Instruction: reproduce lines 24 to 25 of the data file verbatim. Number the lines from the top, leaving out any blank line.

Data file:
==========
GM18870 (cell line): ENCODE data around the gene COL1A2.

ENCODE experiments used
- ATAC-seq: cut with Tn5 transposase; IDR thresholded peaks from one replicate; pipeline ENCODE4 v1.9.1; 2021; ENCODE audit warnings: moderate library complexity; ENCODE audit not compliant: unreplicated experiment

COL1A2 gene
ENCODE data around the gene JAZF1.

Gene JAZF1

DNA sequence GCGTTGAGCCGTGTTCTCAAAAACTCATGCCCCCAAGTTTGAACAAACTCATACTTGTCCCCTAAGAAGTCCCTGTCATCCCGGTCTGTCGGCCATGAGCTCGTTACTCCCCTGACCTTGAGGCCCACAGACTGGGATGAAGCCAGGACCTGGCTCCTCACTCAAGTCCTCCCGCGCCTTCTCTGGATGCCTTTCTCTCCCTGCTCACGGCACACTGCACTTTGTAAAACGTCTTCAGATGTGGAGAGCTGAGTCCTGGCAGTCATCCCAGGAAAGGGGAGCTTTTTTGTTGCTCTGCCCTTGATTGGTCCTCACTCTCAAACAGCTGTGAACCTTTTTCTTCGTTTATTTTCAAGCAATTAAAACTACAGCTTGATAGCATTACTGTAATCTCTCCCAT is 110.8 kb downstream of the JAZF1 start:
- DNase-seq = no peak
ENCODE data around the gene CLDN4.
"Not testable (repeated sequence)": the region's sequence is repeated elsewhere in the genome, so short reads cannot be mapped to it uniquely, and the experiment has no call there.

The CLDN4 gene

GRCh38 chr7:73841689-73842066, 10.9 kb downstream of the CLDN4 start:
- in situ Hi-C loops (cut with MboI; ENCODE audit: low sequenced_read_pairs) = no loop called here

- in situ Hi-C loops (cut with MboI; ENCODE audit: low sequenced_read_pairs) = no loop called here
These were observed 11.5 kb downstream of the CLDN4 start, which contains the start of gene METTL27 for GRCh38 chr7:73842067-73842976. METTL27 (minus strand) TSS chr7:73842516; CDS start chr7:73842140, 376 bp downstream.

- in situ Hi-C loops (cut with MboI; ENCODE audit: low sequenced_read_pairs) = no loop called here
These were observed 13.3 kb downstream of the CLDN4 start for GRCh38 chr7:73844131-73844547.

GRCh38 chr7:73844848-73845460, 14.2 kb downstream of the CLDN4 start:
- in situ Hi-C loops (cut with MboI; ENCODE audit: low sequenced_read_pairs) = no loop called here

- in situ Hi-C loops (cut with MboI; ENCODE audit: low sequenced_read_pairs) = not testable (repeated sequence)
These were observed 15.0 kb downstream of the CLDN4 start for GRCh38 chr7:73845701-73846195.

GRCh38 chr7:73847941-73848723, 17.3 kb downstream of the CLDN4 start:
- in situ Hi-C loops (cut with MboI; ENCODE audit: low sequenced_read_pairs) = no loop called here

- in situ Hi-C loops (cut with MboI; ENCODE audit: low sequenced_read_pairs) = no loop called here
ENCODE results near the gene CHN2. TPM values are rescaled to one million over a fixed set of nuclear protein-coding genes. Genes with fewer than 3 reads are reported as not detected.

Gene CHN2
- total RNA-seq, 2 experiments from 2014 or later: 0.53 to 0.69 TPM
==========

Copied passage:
- in situ Hi-C loops (cut with MboI; ENCODE audit: low sequenced_read_pairs) = no loop called here
ENCODE results near the gene CHN2. TPM values are rescaled to one million over a fixed set of nuclear protein-coding genes. Genes with fewer than 3 reads are reported as not detected.